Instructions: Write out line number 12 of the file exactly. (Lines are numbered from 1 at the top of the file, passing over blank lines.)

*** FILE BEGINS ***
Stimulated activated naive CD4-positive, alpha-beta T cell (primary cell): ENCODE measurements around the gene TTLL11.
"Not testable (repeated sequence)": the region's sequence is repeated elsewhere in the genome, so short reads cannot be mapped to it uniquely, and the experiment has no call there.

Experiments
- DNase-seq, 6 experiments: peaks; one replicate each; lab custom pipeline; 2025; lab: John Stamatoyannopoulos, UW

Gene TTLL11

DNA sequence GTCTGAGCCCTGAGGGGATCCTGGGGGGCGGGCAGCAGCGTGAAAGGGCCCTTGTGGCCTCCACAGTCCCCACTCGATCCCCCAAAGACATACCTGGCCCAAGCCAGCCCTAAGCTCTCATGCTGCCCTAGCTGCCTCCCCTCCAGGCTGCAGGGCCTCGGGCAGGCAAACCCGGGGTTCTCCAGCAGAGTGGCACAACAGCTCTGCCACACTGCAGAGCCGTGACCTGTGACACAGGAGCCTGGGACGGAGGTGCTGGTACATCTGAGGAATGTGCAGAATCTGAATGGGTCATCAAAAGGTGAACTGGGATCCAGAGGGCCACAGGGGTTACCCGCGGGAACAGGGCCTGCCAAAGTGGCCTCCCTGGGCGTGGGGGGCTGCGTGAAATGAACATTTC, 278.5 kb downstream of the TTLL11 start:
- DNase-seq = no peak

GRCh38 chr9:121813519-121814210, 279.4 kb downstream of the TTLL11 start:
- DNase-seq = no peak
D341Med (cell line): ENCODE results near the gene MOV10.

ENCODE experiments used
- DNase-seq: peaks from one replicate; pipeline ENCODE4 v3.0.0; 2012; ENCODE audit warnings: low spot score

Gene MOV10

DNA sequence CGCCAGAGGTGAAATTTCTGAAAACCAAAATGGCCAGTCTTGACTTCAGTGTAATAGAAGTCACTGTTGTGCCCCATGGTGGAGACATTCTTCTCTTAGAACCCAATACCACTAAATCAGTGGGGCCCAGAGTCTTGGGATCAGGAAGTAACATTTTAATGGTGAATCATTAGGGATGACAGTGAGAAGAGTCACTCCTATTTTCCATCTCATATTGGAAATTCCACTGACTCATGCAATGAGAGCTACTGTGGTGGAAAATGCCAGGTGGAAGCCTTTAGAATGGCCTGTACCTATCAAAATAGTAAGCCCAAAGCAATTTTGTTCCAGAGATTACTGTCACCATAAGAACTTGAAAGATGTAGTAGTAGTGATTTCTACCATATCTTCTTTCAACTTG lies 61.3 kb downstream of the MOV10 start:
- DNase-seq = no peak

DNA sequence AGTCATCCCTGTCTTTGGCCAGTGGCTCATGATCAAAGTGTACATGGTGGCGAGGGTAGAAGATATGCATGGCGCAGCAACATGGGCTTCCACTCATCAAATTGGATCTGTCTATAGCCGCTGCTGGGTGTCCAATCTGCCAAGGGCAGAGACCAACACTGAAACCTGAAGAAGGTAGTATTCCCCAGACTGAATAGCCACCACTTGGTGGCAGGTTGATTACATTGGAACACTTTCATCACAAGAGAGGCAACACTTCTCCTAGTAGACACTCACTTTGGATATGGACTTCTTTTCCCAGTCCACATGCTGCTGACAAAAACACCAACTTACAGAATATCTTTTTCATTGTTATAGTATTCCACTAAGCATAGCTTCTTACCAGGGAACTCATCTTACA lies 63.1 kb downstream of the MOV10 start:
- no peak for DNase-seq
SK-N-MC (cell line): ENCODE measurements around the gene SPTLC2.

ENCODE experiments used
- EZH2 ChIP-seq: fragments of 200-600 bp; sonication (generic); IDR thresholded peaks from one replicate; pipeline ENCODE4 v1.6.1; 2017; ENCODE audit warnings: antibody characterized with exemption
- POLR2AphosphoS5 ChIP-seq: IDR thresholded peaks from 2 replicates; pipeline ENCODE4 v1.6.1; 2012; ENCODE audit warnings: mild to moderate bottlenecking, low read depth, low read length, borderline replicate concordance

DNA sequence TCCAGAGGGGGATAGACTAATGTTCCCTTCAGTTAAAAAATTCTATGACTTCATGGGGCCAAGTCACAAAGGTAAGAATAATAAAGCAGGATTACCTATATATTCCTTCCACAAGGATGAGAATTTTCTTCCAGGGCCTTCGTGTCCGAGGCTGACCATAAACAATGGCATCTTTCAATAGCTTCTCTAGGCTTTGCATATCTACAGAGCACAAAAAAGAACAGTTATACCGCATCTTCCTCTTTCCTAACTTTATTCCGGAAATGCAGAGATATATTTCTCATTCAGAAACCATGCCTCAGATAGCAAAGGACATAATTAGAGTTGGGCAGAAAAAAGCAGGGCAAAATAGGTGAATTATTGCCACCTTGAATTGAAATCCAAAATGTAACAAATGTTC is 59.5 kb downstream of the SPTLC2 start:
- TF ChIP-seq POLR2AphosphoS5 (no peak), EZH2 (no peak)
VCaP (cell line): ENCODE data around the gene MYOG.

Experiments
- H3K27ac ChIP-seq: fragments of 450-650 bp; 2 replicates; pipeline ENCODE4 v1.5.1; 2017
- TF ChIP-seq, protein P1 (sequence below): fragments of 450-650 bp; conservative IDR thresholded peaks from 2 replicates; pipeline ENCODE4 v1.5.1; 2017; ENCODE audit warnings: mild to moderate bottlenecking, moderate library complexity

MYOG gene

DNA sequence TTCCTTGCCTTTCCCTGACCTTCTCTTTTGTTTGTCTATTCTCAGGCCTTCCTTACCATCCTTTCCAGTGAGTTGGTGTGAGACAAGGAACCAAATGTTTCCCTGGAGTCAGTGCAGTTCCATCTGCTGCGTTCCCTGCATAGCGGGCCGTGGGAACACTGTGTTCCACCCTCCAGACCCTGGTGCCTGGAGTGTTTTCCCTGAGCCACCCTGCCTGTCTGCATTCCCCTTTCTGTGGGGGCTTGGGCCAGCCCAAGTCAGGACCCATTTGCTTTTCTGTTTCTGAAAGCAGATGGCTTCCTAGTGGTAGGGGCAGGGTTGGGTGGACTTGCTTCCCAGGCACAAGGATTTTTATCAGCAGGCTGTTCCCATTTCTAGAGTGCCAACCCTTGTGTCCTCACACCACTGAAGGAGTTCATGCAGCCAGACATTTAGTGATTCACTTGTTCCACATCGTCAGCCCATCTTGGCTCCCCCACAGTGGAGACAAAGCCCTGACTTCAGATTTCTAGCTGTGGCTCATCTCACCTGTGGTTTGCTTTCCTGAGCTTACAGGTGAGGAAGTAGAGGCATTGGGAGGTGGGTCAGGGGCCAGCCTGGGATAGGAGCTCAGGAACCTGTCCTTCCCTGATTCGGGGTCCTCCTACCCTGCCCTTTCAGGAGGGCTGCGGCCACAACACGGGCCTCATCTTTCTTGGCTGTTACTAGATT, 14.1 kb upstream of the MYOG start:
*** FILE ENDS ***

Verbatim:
- DNase-seq: peaks from one replicate; pipeline ENCODE4 v3.0.0; 2012; ENCODE audit warnings: low spot score